Shravan was stuck in the same traffic signal, once again! In the past seven days, not for a single time had he managed to traverse this one, without having to stand at the red light for at least ten minutes. “The traffic control system in the city has gone to the dogs!” he cursed in his mind. Shravan was already running quarter of an hour late for the meeting. After throwing enough mud at the wall, he had finally got some of it to stick. He had finally convinced Mr. Desai, the chairperson of the imminent shopping complex project in the bye-pass, to consider his firm’s design, and was going to meet him today.
This project could take Shravan’s firm to the cream of the architects’ community, and here he was—stranded along with two hundred other cars at a damned traffic signal! The humidity of the dog day afternoon was not going to do any good to lift his spirits either. He started wiping his forehead, as he turned the car’s blower from medium to high. He didn’t want sweat-patches on his shirt to mar his preparations for this meeting. The timer of the signal showed forty eight seconds to green. Shravan unfastened the top button of his shirt, chugged the whole water-bottle empty and fastened his seatbelt. Ten seconds left. He turned on the ignition, pressed the clutch with his left foot and shifted the gear to first.
Three, two, one…
“What the..?” Shravan blurted out an expletive, like many others in the cars outside. The red light blinked twice and instead of green, the timer was re-set to one ninety-two seconds. Three more tedious minutes, it meant.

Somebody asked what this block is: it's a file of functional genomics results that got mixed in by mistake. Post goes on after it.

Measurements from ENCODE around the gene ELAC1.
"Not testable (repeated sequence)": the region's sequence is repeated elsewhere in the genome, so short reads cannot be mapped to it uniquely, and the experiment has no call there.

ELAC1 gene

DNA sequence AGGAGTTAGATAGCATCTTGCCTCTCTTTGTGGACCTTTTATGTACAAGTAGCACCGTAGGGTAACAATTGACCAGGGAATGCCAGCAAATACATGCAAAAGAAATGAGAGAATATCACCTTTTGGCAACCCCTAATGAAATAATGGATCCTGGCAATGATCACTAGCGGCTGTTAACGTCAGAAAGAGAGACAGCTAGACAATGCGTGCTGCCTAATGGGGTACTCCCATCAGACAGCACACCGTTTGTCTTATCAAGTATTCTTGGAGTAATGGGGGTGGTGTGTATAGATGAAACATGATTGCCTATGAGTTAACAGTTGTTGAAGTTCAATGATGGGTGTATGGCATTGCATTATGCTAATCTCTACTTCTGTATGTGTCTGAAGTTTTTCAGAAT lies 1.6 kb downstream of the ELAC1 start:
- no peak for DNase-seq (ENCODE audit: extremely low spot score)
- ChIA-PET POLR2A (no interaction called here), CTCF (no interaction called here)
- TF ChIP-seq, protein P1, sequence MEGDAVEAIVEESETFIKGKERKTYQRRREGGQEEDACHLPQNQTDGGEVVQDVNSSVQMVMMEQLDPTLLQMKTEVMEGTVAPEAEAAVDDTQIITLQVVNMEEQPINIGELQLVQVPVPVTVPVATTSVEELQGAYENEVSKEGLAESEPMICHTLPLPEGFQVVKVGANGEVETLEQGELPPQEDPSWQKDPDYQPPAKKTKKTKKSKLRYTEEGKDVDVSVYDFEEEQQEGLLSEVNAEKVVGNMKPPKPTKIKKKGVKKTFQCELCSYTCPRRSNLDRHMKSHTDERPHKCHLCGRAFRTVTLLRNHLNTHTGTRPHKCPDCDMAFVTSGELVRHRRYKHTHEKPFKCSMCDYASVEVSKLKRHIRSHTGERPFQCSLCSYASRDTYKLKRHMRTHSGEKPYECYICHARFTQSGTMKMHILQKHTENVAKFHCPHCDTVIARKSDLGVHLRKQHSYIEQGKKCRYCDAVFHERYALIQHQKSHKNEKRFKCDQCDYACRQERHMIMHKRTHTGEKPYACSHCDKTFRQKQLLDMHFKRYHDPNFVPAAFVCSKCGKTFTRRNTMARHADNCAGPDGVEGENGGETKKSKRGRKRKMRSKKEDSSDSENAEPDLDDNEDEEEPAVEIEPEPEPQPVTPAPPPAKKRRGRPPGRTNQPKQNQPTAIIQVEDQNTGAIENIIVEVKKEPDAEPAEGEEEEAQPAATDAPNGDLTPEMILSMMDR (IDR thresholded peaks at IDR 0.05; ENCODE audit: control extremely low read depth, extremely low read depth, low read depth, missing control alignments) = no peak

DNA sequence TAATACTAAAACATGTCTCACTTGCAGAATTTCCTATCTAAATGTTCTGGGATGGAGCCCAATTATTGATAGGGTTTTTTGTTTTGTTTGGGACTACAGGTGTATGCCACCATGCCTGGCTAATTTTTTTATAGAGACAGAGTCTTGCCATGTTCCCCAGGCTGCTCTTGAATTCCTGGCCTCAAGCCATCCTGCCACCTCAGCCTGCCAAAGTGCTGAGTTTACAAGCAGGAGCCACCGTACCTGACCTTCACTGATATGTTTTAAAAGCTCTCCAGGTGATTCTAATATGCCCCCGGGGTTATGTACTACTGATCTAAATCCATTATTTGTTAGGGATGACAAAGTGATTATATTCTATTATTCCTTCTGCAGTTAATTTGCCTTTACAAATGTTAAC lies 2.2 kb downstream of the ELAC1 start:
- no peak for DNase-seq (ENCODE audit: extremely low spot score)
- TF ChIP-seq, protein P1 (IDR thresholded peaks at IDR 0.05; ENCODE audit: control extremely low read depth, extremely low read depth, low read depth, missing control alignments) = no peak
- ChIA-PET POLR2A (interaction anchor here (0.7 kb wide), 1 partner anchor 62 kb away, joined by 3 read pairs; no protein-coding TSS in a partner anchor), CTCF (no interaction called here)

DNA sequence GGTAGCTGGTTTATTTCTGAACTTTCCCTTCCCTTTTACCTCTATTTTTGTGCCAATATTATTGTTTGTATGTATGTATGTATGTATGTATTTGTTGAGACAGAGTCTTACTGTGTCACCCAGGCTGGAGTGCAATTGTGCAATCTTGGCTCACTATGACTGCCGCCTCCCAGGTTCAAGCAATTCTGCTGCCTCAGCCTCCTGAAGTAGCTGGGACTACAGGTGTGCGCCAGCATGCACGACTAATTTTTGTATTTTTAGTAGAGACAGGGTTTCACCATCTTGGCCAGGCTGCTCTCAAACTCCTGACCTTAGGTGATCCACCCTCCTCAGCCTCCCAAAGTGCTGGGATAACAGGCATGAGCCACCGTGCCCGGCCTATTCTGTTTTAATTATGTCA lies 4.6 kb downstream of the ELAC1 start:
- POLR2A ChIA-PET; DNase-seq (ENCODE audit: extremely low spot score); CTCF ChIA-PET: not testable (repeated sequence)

Shravan banged the steering wheel in frustration. The horn also got blown in the process, giving out a loud honk and alarming a few. In an endeavor to divert his attention and keep his calm, he looked out of the window. He could see the boundless stream of vehicles passing in the direction perpendicular to his. Why do so many people have to own cars? He wondered. Most of them can’t even drive properly, he told himself, looking at a sedan which was trying to overtake a bus, pretty rashly. “Nincompoops!” he uttered in disdain. Suddenly a few kids conglomerated around his window. Scantily clad, with ruffled dry hair, these were those typical traffic signal-urchins, who would pester the car-occupants for small changes. They were the nemeses for those unfortunate souls, who had let their guards and car-glasses down. They would badger them by clinging to the side-view mirrors, tugging at their clothes or hands, fidgeting with different parts of the vehicle, till their demands were met. Shravan saw the timer was denoting thirty-six. He gave them a few coins and shooed them away. Then he turned the engine on and very skilfully manoeuvred the car to the front row of the cars, which were on standby. This time, as soon as the red light starts blinking, he would put the pedal to the metal. The engine roared twice as he tapped the gas pedal and waited with bated breath.
Three, two, one…
While the red light was about to go off, a motor bike from the perpendicular direction dashed into the middle of the road, in a bid to avoid the upcoming red signal in his lane. Shravan, preoccupied with the meeting in his mind, didn’t see him coming and pressed the accelerator.
A few seconds later, people poured in from all directions. Blood oozing out from the body, underneath the motorcycle had painted the road scarlet, and the fumes from a post-collision car-engine covered the sky.
~ Samman Roy | Edited by Nandini
Image source: pixabay.com